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The Read-a-Difference Fellowship

As early as 1997 researchers and teachers alike, emphasized the cognitive aspects of reading, paying less attention to the motivational aspects (1). This emphasis is still true today, even though most reading experts agree that reading motivation is an important component of teaching reading (2).

Reading motivation influences reading stamina (3), reading persistence in the face of challenge (4), reading performance (5), and general cognitive task performance (6).

Motivating our students to read seems increasingly important when faced with the gradual decline in the value and interest of reading among young readers. Shockingly, this decline begins as early as first grade (7).

This is why the Read-a-Difference Fellowship was created to help teachers encompass both the skill and the will of learning to read.

The Read-A-Difference Fellowship is a professional development opportunity, assisting elementary school teachers to connect the essential literacy skill instruction with the equally essential motivational reading practices without distracting from the fidelity of their required literacy programs.

Child speaking in front of the class.


  1. Wigfield, A. (1997). Reading motivation: A domain-specific approach to motivation. Educational Psychologist, 32(2), 59-68.

  2. Guthrie, J. T., & Humenick, N. M. (2004). Motivating students to read: Evidence for classroom practices that increase reading motivation and achievement.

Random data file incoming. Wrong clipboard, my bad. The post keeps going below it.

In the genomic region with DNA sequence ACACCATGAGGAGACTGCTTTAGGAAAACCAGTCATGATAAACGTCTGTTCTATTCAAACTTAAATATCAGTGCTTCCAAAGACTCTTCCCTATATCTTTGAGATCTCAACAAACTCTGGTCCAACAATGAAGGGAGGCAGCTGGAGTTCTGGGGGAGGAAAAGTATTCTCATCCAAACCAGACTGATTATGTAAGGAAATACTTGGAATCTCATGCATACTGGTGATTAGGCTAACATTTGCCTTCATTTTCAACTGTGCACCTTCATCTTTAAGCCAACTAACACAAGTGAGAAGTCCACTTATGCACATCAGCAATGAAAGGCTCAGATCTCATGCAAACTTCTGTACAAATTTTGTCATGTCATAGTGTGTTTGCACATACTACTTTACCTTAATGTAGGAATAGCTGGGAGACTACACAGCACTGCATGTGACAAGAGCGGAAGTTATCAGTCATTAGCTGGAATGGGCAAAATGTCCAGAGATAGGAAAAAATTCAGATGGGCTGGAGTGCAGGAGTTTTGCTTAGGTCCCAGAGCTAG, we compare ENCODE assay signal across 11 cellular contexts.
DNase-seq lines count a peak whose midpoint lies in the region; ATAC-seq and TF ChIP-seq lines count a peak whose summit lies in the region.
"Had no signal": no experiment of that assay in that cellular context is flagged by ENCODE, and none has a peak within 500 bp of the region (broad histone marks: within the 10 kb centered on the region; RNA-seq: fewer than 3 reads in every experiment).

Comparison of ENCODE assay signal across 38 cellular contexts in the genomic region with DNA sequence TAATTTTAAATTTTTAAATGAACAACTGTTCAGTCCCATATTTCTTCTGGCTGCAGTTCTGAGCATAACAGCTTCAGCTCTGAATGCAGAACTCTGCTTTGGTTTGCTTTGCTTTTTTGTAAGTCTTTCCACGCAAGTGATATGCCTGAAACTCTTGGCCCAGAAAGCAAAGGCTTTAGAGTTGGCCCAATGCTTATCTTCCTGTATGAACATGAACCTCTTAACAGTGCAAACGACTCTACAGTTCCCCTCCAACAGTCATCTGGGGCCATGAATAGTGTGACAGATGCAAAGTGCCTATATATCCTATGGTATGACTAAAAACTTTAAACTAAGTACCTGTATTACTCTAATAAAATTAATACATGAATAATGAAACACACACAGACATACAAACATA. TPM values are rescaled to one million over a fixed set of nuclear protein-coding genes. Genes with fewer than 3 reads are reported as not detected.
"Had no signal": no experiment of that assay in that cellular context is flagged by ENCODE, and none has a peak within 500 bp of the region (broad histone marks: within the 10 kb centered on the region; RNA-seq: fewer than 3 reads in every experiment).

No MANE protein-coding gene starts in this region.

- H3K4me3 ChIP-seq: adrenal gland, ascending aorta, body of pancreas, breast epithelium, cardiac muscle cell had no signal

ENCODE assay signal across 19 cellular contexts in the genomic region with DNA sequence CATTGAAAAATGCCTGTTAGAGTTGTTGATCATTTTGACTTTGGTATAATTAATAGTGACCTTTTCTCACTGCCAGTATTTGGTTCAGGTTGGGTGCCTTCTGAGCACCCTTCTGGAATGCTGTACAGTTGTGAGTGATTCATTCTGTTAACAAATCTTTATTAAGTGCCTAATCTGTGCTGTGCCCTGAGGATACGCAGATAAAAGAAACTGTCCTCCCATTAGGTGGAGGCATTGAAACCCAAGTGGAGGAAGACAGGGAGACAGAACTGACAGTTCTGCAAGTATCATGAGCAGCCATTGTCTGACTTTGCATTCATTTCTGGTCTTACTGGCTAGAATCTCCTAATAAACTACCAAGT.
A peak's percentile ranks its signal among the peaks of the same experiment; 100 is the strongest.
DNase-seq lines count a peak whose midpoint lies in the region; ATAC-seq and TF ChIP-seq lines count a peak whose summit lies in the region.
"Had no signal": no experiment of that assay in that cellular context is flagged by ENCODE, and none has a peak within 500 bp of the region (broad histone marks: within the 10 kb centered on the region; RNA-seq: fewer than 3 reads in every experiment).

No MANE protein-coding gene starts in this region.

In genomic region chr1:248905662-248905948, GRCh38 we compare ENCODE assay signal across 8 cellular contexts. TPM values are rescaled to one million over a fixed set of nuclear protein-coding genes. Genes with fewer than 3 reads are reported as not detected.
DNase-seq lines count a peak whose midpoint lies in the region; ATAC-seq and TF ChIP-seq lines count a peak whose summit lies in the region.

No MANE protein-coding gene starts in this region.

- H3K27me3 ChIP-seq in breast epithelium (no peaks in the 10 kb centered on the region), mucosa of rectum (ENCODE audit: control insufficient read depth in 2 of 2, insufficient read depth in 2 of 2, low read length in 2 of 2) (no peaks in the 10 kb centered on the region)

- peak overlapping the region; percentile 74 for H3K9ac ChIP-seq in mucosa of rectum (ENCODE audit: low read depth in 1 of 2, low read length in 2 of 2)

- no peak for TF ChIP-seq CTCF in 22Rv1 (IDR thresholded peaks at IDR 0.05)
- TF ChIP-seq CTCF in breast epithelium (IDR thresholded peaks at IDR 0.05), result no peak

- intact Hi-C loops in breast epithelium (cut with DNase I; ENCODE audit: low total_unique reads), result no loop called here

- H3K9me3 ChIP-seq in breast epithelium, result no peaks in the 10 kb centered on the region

3. Duke, N., Pearson, P. D., Strachan, S., & Billman, A. (2011). Essential elements of fostering and teaching reading comprehension. What research has to say about reading instruction, 4, 51-93.

  4. Guthrie, J. T., Wigfield, A., Humenick, N. M., Perencevich, K. C., Taboada, A., & Barbosa, P. (2006). Influences of stimulating tasks on reading motivation and comprehension. The Journal of Educational Research, 99(4), 232-246.

  5. Wigfield, A., & Guthrie, J. T. (2013). Motivation for reading: An overview. Motivation for Reading: Individual, Home, Textual, and Classroom Perspectives: A Special Issue of Educational Psychologist, 32(2), 57-58.

  6. Bandura, A. (1993). Perceived self-efficacy in cognitive development and functioning. Educational psychologist, 28(2), 117-148.

  7. Wigfield, A., & Guthrie, J. T. (2000). Engagement and motivation in reading. Handbook of Reading Research, 3, 403-422.